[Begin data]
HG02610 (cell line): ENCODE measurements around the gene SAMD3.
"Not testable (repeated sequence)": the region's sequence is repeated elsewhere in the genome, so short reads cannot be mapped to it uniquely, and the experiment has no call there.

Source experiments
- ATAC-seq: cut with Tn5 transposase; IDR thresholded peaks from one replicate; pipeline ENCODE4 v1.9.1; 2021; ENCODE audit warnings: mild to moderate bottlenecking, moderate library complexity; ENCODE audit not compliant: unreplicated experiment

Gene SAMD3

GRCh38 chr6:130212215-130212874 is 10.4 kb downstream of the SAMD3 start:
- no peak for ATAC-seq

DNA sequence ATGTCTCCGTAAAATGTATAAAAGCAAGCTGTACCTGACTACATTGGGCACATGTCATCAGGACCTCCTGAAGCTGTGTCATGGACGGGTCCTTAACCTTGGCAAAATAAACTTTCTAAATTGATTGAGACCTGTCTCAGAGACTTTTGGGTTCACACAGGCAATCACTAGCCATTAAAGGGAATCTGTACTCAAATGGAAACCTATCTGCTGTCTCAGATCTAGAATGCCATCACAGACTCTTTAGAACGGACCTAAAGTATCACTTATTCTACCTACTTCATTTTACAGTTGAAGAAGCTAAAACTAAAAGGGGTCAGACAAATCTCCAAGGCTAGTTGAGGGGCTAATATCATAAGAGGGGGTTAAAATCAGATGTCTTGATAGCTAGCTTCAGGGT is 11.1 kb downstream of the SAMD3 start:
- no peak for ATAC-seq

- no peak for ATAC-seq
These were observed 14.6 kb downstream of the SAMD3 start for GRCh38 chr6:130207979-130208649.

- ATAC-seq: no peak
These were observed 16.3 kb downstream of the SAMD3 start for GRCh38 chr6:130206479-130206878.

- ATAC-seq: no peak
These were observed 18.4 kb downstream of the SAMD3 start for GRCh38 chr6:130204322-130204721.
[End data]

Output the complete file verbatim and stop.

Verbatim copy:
HG02610 (cell line): ENCODE measurements around the gene SAMD3.
"Not testable (repeated sequence)": the region's sequence is repeated elsewhere in the genome, so short reads cannot be mapped to it uniquely, and the experiment has no call there.

Source experiments
- ATAC-seq: cut with Tn5 transposase; IDR thresholded peaks from one replicate; pipeline ENCODE4 v1.9.1; 2021; ENCODE audit warnings: mild to moderate bottlenecking, moderate library complexity; ENCODE audit not compliant: unreplicated experiment

Gene SAMD3

GRCh38 chr6:130212215-130212874 is 10.4 kb downstream of the SAMD3 start:
- no peak for ATAC-seq

DNA sequence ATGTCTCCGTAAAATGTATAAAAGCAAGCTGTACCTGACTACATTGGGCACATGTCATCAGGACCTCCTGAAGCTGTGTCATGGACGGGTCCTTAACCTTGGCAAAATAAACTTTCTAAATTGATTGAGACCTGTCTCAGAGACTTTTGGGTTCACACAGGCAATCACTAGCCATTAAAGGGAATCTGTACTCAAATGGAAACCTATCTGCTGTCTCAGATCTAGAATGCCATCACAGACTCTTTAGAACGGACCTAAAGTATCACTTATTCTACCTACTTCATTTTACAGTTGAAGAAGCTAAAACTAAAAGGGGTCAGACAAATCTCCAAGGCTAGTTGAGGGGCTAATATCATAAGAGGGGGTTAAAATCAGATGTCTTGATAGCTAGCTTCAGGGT is 11.1 kb downstream of the SAMD3 start:
- no peak for ATAC-seq

- no peak for ATAC-seq
These were observed 14.6 kb downstream of the SAMD3 start for GRCh38 chr6:130207979-130208649.

- ATAC-seq: no peak
These were observed 16.3 kb downstream of the SAMD3 start for GRCh38 chr6:130206479-130206878.

- ATAC-seq: no peak
These were observed 18.4 kb downstream of the SAMD3 start for GRCh38 chr6:130204322-130204721.